On March 27, the U.S. Bankruptcy Court for the Southern District of New York approved Westinghouse Electric Co.’s plan of reorganization.
Westinghouse said the approval is “a significant milestone in the company’s strategic restructuring,” which involves its sale to Brookfield Business Partners L.P.
Brookfield announced on January 4, 2018, that it had entered into an agreement to acquire 100% of Westinghouse for a purchase price of approximately $4.6 billion. It expected to fund the acquisition with $1 billion of equity, $3 billion of long-term debt financing, and the balance by the assumption of certain pension, environmental, and other operating obligations.
“Confirmation of our plan of reorganization is one of the final steps in the completion of our strategic restructuring,” said José Emeterio Gutiérrez, president and CEO of Westinghouse. “Our customers, employees, suppliers, vendors, and other important constituencies overwhelmingly supported our plan of reorganization. We are on track to fulfil our promise to emerge from this strategic restructuring process as a stronger business partner while retaining our primary focus on safety.”
U.S. Nuclear Projects at Heart of Trouble
Westinghouse is a leading supplier of infrastructure services to nuclear power generating facilities around the world. The company provides engineering, maintenance, facilities management, and repair services to its global customers. But Westinghouse was forced to file for Chapter 11 bankruptcy as a result of financial challenges encountered while constructing two dual-unit AP1000 nuclear power plant projects in the U.S.
The projects—Plant Vogtle Units 3 and 4 in Georgia and V.C. Summer Units 2 and 3 in South Carolina—were plagued by delays and cost overruns. The projects began in 2009 with a Westinghouse-Shaw consortium contracted to build the units. CB&I got involved when it acquired The Shaw Group in February 2013. Delays and cost escalation continued, however, and in December 2015, CB&I sold its nuclear construction and integrated services businesses—CB&I Stone & Webster Inc. (S&W)—to Westinghouse.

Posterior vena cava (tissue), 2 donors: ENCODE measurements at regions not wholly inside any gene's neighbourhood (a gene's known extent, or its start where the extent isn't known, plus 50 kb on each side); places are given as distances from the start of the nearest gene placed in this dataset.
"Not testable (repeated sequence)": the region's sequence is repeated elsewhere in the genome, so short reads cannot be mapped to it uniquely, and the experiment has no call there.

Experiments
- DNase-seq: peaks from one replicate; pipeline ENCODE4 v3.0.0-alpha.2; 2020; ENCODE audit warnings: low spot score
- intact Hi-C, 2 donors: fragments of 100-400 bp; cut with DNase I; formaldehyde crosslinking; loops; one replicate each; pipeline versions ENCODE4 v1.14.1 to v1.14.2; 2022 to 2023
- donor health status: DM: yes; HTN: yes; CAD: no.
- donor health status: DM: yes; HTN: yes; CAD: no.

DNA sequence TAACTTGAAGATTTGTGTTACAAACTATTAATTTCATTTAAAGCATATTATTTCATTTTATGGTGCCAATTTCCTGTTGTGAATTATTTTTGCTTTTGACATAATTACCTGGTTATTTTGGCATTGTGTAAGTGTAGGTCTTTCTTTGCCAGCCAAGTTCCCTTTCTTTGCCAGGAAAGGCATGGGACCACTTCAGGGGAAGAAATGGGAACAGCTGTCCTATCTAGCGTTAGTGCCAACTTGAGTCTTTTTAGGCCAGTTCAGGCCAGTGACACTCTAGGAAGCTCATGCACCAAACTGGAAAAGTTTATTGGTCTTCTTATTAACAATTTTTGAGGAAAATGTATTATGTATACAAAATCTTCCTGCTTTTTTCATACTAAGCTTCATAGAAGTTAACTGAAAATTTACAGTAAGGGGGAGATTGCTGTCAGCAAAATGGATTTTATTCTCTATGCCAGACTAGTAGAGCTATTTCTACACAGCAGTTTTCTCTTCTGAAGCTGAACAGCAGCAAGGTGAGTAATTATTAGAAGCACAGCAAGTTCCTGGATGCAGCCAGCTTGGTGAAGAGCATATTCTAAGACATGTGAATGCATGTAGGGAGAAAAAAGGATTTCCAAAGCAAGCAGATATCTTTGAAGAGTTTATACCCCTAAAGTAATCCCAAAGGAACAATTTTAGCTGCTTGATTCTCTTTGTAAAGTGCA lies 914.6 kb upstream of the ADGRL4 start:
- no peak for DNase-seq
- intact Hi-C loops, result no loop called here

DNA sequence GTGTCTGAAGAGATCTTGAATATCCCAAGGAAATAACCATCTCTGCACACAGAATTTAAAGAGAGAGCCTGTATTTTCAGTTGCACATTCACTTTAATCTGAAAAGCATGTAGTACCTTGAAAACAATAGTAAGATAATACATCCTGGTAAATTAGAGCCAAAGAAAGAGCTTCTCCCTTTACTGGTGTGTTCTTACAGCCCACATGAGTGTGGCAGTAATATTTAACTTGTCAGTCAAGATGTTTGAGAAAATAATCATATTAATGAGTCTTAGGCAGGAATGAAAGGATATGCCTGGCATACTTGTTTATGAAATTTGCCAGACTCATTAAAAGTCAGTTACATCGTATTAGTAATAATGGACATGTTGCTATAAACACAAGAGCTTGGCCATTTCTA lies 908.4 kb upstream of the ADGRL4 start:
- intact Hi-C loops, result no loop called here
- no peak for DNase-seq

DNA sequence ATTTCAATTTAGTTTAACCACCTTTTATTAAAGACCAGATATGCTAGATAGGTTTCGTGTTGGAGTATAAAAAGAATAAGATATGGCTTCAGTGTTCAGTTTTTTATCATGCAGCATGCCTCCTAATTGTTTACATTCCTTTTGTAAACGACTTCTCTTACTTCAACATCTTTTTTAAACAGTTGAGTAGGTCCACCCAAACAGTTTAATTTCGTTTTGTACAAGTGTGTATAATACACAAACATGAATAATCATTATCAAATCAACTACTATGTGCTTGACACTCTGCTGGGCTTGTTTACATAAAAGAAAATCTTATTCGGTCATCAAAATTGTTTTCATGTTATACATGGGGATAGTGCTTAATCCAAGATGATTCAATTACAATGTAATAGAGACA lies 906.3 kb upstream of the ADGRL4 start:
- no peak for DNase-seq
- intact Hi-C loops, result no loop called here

The acquisition made Westinghouse the sole contractor over both of the projects. It brought in Fluor to provide project execution and direction. About a year later, Toshiba Corp. (Westinghouse’s parent company) announced that it would book huge losses as a result of the CB&I deal. Toshiba said it had estimated goodwill—a term used to identify intangible assets for which a premium is paid as part of a transaction—to be about $87 million when it agreed to the purchase, but it later calculated the goodwill booking would be several billions of dollars. The company also found that the cost to complete the U.S. AP1000 projects would far surpass original estimates, meaning that S&W’s asset values were much less than originally believed.
Following the Westinghouse bankruptcy filing, V.C. Summer was abandoned by project owners SCANA Corp. and Santee Cooper, citing high costs. Southern Co. took control of project management duties for the Vogtle expansion and kept that project going. It dumped Fluor and brought in Bechtel to manage daily construction efforts. Earlier this month, Georgia Power said safety and productivity have improved since the changes were made. The current schedule sets a November 2021 in-service date for Unit 3 with a November 2022 target for Unit 4.
Westinghouse Still a Good Buy?
Regardless of its past troubles, Brookfield still considers Westinghouse a solid company. Brookfield cited Westinghouse’s strong market position; global, diversified customer base; attractive revenue and cash flow profile; and strong reputation driven by a focus on innovation as reasons to be optimistic.
“Westinghouse is a high-quality business that has established itself as a leader in its field, with a long-term customer base and a reputation for innovation,” Brookfield CEO Cyrus Madon said in a press release announcing the deal to acquire Westinghouse. “We look forward to bringing our significant expertise and reputation as a long-term owner and operator of critical infrastructure in the U.S. and globally, as well as our deep facilities management capabilities, to enhance the Company’s position as a leading global infrastructure services provider to the power generation industry.”
The sale is expected to close in the third quarter of 2018, subject to customary closing conditions including, among others, regulatory approvals.
—Aaron Larson, executive editor (@AaronL_Power, @POWERmagazine)